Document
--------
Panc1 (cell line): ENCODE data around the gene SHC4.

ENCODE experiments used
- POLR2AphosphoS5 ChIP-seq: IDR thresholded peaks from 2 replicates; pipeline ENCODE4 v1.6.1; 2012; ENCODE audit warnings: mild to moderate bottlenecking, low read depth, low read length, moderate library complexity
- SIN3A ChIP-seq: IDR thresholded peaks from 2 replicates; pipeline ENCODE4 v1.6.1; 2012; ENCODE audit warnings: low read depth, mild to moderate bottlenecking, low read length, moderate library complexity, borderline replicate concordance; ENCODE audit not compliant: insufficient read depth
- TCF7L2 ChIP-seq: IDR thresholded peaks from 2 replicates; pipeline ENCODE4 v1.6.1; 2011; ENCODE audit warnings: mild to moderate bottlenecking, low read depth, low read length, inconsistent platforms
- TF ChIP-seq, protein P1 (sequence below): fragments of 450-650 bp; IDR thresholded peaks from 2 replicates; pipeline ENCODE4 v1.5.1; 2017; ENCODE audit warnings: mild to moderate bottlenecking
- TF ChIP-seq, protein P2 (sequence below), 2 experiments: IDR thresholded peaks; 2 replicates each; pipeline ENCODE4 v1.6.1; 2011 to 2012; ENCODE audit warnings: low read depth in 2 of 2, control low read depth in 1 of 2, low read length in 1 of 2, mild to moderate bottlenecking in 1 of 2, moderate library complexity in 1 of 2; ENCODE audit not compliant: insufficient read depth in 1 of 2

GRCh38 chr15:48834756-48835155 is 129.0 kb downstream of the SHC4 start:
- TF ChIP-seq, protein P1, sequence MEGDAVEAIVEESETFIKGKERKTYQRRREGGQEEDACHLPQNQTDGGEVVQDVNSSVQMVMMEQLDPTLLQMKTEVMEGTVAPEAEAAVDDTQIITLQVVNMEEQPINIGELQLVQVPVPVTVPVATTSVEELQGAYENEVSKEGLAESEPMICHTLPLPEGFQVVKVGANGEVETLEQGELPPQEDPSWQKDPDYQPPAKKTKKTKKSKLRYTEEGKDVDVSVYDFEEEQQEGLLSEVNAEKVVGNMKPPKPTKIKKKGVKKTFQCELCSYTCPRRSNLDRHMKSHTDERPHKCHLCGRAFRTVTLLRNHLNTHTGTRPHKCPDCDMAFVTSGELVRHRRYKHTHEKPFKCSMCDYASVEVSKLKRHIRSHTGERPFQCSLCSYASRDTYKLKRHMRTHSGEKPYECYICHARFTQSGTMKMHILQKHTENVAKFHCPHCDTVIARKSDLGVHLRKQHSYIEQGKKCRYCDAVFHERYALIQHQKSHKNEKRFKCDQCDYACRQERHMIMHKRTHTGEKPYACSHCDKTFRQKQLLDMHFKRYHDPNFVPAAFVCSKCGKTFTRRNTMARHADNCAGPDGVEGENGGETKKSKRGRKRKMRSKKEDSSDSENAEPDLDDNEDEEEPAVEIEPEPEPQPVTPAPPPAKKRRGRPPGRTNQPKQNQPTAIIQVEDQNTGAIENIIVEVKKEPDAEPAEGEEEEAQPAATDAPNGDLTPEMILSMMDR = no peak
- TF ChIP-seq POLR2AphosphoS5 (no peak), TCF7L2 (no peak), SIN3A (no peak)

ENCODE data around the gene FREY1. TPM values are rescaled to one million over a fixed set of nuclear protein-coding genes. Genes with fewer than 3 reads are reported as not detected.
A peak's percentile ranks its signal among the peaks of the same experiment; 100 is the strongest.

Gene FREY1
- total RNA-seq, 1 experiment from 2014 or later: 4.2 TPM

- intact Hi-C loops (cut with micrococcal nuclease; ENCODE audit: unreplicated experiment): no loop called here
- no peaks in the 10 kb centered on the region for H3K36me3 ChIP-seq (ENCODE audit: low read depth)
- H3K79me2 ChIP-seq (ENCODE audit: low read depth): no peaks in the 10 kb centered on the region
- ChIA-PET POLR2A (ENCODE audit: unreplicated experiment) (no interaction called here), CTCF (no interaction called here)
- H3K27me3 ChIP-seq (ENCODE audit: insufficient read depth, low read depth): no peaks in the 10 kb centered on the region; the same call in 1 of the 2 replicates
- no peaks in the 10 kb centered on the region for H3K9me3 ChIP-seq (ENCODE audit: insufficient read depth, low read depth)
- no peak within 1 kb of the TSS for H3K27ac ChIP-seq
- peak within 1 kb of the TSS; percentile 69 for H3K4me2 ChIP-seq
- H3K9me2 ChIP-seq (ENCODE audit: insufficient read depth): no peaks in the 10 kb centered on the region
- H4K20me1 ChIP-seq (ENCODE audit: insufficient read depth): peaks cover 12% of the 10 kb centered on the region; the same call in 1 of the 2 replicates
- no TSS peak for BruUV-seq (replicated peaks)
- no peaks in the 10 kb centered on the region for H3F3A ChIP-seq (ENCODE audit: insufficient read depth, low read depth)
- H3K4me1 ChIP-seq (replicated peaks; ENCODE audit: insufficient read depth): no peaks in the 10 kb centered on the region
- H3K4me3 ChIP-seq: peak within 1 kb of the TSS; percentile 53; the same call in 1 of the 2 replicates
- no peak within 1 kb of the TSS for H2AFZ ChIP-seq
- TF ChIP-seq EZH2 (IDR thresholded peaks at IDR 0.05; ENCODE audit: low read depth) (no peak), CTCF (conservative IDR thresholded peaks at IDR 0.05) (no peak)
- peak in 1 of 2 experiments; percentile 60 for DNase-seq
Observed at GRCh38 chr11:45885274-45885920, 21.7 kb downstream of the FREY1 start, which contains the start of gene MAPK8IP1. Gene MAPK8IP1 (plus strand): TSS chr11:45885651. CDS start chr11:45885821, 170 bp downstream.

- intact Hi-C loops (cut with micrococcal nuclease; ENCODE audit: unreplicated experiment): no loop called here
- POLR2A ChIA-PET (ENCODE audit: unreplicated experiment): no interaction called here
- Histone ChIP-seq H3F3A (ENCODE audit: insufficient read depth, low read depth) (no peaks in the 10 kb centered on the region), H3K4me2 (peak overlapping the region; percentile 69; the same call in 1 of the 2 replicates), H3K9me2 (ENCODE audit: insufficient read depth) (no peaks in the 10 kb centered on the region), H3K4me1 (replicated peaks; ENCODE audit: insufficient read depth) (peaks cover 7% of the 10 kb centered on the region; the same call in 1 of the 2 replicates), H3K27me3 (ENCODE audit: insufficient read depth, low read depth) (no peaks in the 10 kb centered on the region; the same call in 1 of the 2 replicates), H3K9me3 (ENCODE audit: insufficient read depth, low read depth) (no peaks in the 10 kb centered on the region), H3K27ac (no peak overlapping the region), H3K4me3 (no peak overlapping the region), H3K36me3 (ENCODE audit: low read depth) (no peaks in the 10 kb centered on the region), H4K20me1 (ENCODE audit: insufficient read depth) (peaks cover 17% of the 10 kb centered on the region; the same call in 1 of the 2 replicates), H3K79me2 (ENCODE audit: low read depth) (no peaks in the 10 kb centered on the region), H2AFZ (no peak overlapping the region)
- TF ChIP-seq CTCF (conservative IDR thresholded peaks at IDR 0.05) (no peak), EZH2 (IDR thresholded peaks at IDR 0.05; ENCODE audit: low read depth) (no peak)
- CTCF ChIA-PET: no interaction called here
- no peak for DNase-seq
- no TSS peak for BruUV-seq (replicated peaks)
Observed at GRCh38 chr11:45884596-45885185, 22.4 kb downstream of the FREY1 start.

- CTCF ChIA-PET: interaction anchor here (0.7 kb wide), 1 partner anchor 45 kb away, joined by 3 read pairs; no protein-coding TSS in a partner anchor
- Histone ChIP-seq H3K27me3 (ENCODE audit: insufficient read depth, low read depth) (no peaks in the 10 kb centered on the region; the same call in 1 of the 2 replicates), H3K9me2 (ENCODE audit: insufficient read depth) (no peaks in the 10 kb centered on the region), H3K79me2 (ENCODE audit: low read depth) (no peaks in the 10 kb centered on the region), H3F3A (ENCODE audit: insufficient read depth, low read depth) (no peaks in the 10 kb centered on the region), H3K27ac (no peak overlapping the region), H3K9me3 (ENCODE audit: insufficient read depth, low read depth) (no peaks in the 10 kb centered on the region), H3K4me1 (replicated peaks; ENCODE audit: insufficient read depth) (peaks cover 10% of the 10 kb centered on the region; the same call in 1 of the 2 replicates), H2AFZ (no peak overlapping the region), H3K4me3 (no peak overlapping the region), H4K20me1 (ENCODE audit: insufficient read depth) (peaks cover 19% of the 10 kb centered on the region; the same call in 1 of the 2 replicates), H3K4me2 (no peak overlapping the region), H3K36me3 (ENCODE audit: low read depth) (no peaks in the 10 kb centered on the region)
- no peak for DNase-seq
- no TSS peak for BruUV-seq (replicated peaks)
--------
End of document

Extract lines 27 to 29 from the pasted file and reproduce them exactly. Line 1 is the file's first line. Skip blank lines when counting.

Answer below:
- H3K4me1 ChIP-seq (replicated peaks; ENCODE audit: insufficient read depth): no peaks in the 10 kb centered on the region
- H3K4me3 ChIP-seq: peak within 1 kb of the TSS; percentile 53; the same call in 1 of the 2 replicates
- no peak within 1 kb of the TSS for H2AFZ ChIP-seq